August 3, 2006
Critics slam feds’ temporary work permit scheme
Step in the right direction falls short of goal
A federal government plan to allow temporary workers permits in Calgary and Vancouver won’t do anything to stop the chronic labour shortage in central Canada say critics and may make things worse out west.
The announcement by Monte Solberg, Minister of Citizenship and Immigration, has angered some in the construction industry as ignoring any of the suggestions put forward in a joint union-management proposal a year ago and endorsed by cities across Canada.
“We see this one as a disaster,” says Wayne Peppard, executive director of the BC and Yukon Building and Construction Trades Council. “If you are going to speed up a process that has no monitoring and enforcements built into it will just add to the problems that we are dealing with at the provincial level.”
He says workers are available in most trades as long as they are offered market pay rates. But, he says, Canadian credentials are mandatory and monitoring and enforcement mechanisms should be in place so foreign workers aren’t exploited as a source of cheap labour.
“I think that these guys are getting very good at communications, sort of communicating one message but meaning another,” says Patrick Dillon of the Provincial Building and Trades Council of Ontario. “It ignores the pool of unemployed construction workers in this country.”
As of September 2006 the temporary foreign worker units advise employers planning to hire temporary foreign workers exempted from the labour market confirmation process.
“We will help facilitate the entry of temporary foreign workers into Canada where they are needed by working with the companies and sectors most affected,” said Solberg, “Not a day has gone by since I was appointed Minister that I have not heard about labour market shortages threatening to hold up Canada’s economic growth.”
Andy Manahan, spokesman for the Universal Workers Union, Local 183, says the federal government’s plan is a step in the right direction but doesn’t go far enough.
“He is starting to take some action, although in the western part of Canada. In the Toronto area we have a shortage of skilled construction labourers, so it is unfortunate there wasn’t more done for Ontario,” he noted.
The proposals don’t look at all the options, says Dillon.
“They should also look at the training capacity of the not-for-profit training capacity, like the community colleges in Ontario,” says Dillon. “The building trades are pro-immigration but we are pro-Canadian first. We have the people, there are unemployed trades people across the country. We have been lobbying on mobility tax benefits for the workers to cover travel expenses.”
Jeff Morrison, CCA director of public affairs and government relations also wasn’t impressed.
“There is not going to be a great deal of applicability for the construction industry,” he said. “It deals with jobs ‘exempted from the labour market opinion process,’ construction is not one. ”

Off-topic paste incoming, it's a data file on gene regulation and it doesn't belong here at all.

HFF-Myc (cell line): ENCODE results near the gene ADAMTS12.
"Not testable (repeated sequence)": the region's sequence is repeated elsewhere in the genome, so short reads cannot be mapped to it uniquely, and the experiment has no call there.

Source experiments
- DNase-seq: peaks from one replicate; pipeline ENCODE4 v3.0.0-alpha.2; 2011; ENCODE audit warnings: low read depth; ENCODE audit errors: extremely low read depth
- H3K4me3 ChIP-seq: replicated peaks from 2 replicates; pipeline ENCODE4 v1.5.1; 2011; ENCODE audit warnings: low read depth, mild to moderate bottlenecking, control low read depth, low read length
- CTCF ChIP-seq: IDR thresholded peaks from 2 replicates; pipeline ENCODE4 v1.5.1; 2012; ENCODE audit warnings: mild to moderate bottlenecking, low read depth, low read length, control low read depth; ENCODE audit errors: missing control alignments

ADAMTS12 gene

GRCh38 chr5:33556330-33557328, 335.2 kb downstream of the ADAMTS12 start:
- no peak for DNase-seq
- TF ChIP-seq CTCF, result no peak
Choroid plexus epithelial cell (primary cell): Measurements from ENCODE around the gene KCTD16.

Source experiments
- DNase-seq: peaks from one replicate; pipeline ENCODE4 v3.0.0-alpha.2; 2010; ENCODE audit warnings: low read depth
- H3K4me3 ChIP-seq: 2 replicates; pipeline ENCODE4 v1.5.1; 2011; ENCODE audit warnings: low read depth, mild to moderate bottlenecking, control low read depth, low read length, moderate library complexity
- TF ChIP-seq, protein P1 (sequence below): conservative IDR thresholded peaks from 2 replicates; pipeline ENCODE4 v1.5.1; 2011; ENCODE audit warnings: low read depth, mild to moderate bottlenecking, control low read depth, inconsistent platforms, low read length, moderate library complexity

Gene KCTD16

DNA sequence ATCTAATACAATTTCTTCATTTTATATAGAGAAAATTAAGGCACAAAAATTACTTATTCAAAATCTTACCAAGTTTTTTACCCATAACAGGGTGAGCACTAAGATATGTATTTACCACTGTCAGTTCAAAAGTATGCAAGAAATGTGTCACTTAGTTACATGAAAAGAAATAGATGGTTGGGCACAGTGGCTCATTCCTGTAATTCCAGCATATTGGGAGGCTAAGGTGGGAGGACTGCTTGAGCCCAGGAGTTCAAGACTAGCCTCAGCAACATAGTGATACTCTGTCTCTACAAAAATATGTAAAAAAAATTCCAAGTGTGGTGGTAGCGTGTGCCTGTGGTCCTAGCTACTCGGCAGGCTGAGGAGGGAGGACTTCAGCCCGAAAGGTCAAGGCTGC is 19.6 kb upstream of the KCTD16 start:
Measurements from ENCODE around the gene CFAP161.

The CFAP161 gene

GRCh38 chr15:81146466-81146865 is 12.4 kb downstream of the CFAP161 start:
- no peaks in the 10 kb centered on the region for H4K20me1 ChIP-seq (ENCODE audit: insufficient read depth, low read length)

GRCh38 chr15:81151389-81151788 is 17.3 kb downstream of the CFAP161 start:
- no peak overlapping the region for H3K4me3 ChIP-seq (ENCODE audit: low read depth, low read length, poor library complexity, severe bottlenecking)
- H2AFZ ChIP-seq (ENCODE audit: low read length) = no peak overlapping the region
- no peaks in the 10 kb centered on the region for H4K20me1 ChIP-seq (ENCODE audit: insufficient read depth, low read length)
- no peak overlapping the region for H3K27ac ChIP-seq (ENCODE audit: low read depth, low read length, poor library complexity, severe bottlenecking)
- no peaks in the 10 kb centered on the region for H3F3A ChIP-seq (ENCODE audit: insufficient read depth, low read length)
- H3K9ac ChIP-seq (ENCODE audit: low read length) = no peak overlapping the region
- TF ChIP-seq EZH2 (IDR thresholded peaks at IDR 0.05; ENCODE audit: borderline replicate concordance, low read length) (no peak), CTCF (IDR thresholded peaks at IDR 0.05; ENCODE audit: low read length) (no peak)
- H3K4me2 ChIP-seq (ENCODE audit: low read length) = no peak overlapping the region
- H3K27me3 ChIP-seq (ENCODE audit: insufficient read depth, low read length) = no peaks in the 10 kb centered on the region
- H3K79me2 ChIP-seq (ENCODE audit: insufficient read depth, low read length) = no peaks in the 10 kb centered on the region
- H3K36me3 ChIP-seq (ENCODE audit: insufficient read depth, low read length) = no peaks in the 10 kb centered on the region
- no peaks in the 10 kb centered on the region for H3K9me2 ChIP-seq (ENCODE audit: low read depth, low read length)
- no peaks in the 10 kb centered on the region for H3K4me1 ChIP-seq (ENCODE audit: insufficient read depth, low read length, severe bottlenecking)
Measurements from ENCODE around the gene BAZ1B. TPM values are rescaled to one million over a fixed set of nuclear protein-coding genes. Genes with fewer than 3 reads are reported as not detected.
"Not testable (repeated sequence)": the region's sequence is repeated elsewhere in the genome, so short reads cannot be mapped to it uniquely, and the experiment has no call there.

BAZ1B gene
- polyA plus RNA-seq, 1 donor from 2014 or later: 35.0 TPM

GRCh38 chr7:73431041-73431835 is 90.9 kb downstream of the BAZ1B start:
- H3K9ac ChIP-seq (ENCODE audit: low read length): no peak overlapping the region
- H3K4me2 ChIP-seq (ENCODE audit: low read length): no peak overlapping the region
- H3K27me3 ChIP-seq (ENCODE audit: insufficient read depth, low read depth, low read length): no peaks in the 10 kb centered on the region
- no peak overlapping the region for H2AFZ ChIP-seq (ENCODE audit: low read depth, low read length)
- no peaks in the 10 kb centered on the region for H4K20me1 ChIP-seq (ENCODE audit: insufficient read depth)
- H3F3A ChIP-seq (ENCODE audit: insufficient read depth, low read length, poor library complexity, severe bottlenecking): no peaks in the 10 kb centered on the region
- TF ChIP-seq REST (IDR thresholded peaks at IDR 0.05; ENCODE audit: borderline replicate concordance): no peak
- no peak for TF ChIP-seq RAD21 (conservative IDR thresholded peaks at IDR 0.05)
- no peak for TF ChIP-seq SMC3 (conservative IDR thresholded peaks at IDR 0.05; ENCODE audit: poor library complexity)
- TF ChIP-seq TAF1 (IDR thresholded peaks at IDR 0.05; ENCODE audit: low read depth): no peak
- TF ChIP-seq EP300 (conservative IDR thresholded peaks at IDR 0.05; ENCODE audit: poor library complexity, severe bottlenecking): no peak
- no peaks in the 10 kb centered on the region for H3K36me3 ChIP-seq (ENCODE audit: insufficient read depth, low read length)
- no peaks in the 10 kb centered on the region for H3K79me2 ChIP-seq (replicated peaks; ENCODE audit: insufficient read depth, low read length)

The CCA says Canada is already short between 25,000 and 60,000 workers.
Manahan favors a multi-pronged solution to the labour shortage problems.
“First and foremost since we have skilled workers here let’s not deport them,” he noted. “They are needed, and when we do face skilled shortages it doesn’t make any economic or moral sense to deport productive workers that are contributing to our society.”
He advocates reforms to the immigration system that will allow “better matching to the needs in the market place to people that are coming from foreign countries.”
Manahan also said provinces need to have more control over which skills are needed in their jurisdictions.
However Keith Sashaw, the head of the Vancouver Regional Construction Association, said he was encouraged by the federal government’s new initiative.
“We see it as a positive move. Anything that facilitates foreign skilled workers getting into Canada is positive,” Sashaw said.
The government units will process applications out of regional offices as well as a central location, which will “speed up the process,” Sashaw said.
The VRCA also took matters into its own hands earlier this year when the organization, along with other construction stakeholders, held job fairs in England and Germany to bring European skilled workers to Canada.
“It’s very much complimenting our efforts. We’ve also asked the federal government to exempt construction workers from the labour market analysis, which would make it easier to bring them over here,” Sashaw said.
In addition to the federal government’s new plan, the B.C. provincial government recently announced it will expand the staff of its provincial nominee program, which also facilitates bringing skilled workers into labour-starved areas such as construction and health care.
“Hopefully, the next step will be the federal government easing off on the regulatory burden associated with bringing in foreign workers,” Sashaw said.
WITH FILES FROM: FAZEENA SAMAD, IAN HARVEY, WARREN FREY And CANADIAN PRESS
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